Hundreds of people gathered in the rural Mugina Sector, in Kamonyi District in Rwanda to welcome ‘Kwibuka Flame,’ or rememberance of genocide. The people of Kigali lights up torches and candles in January every year… which symbolises hope, ahead of the April 7 start of national mourning as Rwanda marks 20 years since the 1994 Genocide against the Tutsi community.
A 40 minute drive deep in the village called Mugina from the Kigali-Muhanga highway, was chosen by president Kagame this year to host the Flame due to its particular genocide history.
Mugina was the scene of cruelest and barbarous killings of Tutsis during the Genocide period. Thousands of Tutsis perished in the genocide. When massive killings targeting Tutsis in Rwanda started in April 1994, thousands of them fled their home areas and gathered at Mugina Catholic Parish. Many of the Tutsis who survived genocide were shielded by the bourgoumestre (mayor) Callixte Ndagijimana who called public meetings to speak against the killings.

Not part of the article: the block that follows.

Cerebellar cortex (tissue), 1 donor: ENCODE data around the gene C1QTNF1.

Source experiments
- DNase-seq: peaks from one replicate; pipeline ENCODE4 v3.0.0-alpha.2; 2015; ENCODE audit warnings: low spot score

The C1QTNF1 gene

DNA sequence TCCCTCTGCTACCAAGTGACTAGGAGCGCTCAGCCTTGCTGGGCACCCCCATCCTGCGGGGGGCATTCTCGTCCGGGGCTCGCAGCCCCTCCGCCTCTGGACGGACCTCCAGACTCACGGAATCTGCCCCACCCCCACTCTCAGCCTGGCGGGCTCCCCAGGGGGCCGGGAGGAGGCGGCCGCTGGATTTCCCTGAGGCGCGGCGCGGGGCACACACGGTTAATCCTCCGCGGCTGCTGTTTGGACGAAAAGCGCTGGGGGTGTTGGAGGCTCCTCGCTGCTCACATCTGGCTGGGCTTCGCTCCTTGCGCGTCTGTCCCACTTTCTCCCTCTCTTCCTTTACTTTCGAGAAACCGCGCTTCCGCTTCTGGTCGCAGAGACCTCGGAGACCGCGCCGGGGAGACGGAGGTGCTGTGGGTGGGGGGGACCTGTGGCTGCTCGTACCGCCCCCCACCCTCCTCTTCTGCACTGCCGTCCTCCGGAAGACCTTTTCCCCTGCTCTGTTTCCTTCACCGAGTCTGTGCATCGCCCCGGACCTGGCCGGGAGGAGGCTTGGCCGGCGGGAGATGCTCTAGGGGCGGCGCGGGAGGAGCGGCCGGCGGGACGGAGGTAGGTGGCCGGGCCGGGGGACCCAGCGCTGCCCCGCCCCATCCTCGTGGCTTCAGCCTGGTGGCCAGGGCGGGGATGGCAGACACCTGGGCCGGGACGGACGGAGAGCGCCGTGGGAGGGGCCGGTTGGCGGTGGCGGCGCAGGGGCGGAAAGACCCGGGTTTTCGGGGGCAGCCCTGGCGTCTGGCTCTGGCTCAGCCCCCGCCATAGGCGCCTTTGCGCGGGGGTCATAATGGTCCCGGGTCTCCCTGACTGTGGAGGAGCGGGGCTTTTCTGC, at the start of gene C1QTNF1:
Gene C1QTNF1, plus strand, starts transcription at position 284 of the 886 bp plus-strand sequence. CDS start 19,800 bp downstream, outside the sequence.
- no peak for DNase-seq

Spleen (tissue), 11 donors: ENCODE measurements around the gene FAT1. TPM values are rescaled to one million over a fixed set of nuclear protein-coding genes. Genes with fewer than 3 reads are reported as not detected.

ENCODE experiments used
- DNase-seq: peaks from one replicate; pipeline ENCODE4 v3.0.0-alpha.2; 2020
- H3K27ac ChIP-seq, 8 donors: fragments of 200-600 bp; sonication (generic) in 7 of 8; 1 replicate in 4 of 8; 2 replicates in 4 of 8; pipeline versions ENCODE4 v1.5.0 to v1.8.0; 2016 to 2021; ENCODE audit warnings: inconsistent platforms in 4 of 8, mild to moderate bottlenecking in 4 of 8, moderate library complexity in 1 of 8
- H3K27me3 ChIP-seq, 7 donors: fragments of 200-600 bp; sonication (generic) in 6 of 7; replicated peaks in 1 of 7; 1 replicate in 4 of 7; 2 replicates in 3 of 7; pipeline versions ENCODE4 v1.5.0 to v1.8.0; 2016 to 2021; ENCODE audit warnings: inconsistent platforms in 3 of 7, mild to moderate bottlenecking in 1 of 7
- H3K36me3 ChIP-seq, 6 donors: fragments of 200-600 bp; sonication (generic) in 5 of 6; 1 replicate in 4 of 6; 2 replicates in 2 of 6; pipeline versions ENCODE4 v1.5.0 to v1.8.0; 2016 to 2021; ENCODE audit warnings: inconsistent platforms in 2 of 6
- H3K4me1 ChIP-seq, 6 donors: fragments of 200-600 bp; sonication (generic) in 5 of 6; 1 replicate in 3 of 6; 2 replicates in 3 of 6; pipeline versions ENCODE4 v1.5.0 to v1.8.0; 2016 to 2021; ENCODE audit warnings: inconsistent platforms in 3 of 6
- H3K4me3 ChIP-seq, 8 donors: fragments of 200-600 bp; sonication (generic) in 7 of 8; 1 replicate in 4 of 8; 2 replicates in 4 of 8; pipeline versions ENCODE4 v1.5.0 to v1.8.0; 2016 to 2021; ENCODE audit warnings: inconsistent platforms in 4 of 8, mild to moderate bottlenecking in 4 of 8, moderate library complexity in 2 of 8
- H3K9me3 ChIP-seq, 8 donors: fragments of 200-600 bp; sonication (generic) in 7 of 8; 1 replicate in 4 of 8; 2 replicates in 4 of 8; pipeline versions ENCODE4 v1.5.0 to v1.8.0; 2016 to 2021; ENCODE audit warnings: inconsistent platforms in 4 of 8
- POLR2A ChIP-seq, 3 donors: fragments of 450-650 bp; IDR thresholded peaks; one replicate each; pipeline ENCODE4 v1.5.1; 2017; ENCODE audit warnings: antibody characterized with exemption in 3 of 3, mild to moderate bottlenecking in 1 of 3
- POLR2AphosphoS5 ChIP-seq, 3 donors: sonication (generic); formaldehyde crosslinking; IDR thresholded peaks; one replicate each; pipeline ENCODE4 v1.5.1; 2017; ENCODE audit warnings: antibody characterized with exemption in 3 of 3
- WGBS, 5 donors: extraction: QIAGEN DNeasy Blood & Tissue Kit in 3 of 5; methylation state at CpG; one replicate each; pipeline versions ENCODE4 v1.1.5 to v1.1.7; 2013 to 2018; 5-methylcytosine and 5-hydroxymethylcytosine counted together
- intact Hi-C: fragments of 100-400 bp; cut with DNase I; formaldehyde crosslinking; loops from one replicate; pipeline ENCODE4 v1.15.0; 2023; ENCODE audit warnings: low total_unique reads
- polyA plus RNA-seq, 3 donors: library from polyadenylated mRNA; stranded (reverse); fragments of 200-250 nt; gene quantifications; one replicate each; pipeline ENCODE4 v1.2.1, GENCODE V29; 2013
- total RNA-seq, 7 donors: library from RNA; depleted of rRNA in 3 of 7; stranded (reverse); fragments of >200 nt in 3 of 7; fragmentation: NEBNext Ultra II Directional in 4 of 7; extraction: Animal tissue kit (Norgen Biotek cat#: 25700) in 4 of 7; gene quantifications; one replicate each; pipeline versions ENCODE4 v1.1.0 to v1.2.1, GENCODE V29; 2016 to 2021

Most of the Tutsis killed were in the villages, districts and towns of Mugina, Kigali, Bugesera, Ntongwe, Taba, Runda and Musambira. Mayor Ndagijimana was killed on 17th April 1994 for opposing Tutsi killings.